By Marga Salvador on June 6, 2016
In this day and age, we're always reading about millennial this or millennial that. Okay, we get it. They are fresh and disruptive in both good and bad ways. But let's not forget about their predecessor generation—Gen X. In more ways than one, these folks born from the early 60's to the early 80's have worked up quite the resume and skill set for themselves. Just because they don't know how to work every single gadget on the market doesn't mean they are obsolete.
According to a survey by Korn Ferry's Futurestep, Gen X is far from being done with their contributions to the workforce. Furthermore, the survey shows some interesting numbers that might make you rethink your next hiring demographic.
Who do executives believe to be the most engaged generation?
Baby boomers are closing in on retirement and millennials are just starting to get their hold on the working life. That leaves Gen X in the middle and with the best of both worlds. They are young enough that they have much to contribute and they've gained enough tenure to have the technical know how of their industry.
When it comes to your job, what's most important to Gen X?
Contary to popular belief, Gen Xers don't care solely about making money. The desire for betterment of a given sector isn't exclusively a Millennial trait. What Gen Xers have figured out is that development for the whole is almost synonymous with development of the self. Following this is 16% for job stability, 15% each for recognition and development, 8% income, and 7% promotions.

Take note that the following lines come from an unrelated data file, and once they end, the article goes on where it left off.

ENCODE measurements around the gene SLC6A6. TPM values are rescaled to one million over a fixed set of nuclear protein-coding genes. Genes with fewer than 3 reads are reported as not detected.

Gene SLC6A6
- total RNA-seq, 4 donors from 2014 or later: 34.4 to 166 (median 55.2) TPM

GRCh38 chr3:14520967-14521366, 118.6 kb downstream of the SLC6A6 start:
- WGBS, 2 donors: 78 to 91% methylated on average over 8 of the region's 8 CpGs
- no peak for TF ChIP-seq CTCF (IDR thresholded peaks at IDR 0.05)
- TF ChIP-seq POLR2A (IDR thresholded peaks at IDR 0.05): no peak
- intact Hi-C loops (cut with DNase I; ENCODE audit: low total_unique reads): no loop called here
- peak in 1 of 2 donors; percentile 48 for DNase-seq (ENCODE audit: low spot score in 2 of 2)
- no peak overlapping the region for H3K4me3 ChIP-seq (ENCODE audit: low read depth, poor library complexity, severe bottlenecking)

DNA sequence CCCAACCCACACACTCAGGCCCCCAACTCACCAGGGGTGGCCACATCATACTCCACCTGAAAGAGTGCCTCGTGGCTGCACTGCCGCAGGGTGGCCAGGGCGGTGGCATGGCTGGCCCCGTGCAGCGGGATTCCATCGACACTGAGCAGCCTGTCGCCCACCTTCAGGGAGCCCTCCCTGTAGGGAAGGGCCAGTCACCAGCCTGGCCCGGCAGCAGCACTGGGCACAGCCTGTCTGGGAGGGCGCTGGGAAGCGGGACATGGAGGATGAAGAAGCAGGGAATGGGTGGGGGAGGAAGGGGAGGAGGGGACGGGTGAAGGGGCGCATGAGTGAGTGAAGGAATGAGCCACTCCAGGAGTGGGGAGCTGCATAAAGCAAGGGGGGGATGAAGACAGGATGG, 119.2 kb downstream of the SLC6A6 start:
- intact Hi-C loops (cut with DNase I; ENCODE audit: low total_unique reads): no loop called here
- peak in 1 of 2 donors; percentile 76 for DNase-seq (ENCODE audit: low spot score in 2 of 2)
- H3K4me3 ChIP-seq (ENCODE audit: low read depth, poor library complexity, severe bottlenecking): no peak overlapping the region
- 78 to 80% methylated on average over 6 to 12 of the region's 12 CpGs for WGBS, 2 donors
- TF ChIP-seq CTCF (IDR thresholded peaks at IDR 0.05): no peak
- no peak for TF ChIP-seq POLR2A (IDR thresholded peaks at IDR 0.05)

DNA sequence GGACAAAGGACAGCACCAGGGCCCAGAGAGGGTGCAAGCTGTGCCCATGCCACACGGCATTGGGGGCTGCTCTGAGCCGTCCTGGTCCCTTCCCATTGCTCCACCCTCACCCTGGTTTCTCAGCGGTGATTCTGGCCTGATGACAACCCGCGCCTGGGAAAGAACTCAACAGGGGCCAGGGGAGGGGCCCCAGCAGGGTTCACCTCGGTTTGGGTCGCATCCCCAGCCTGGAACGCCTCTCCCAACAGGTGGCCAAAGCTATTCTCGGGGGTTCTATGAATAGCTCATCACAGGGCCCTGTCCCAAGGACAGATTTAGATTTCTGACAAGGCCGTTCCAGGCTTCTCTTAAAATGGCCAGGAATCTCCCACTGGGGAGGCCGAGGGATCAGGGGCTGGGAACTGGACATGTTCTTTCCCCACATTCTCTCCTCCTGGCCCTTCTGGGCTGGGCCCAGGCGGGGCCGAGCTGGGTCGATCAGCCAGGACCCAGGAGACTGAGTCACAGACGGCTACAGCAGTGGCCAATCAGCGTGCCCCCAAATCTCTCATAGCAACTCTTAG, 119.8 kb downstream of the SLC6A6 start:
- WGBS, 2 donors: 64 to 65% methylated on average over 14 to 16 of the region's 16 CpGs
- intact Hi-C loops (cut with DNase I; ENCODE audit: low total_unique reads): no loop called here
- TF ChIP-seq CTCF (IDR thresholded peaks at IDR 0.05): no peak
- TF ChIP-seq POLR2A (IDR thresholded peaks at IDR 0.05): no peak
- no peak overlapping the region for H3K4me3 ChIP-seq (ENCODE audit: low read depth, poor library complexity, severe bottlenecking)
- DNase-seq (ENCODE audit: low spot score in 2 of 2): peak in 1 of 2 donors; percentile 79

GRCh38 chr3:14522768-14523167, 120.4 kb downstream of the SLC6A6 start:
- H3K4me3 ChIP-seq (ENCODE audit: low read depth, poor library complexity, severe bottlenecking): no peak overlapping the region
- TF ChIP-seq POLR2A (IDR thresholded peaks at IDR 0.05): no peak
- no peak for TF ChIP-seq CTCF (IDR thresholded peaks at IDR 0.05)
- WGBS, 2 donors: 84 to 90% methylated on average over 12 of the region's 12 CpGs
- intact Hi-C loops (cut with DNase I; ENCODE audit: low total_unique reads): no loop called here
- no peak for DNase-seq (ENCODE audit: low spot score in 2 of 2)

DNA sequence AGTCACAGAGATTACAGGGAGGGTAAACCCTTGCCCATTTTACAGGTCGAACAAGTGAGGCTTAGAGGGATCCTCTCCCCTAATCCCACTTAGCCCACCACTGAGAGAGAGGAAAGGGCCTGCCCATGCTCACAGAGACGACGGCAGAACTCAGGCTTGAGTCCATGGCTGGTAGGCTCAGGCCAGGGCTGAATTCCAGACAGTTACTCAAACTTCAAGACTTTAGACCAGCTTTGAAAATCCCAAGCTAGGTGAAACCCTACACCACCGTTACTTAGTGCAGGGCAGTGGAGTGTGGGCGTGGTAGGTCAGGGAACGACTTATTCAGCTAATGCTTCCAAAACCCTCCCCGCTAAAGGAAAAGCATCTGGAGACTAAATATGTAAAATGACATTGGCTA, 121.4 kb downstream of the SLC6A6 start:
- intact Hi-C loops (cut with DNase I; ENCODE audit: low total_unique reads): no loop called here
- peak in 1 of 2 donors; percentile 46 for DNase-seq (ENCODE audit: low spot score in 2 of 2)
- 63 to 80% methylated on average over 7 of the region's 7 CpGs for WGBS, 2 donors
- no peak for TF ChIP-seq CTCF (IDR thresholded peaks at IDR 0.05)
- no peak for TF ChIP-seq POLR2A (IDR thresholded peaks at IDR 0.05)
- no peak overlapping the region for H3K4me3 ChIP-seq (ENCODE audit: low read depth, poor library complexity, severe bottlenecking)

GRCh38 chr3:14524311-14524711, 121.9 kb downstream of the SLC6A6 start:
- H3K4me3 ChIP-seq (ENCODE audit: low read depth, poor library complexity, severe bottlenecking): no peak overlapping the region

Which benefits matter the most to Gen X employees?
For Baby Boomers, the ranking might be inverted and for Millennials, paid time off probably ranks first. Gen X employees are still committed to contributing to their companies but because they have built themselves and worked their way up the ladder, they also know how much their work is worth.
What motivates Gen X to stay in a job?
At some point, this mattered to Baby Boomers and Millennials will get there as well. Gen Xers have families and homes to manage and take care of so the desire to earn and for financial stability isn't unfounded. This is where personal desire and practicality are at a debate and it shows that Gen Xers have truly grown up.
What makes Gen X employees choose one company over another?
Despite their desire for personal financial stability, you can't question their commitment and ethics. They aren't all about the money, money, money. There is an established desire to move forward with and for the company, which is an indispensable mindset.
What makes Gen Xers stay in a job?
Baby Boomers are retiring, Millennials are career jumping. What's great about Gen X is that they want to stay. Your company just needs to provide a reason (and salary) for them to do so because it's ultimately what both parties want.
So when you are looking at your next hires, remember that Gen X is far from obsolete. We all know how well the the Nokia 3310 can last.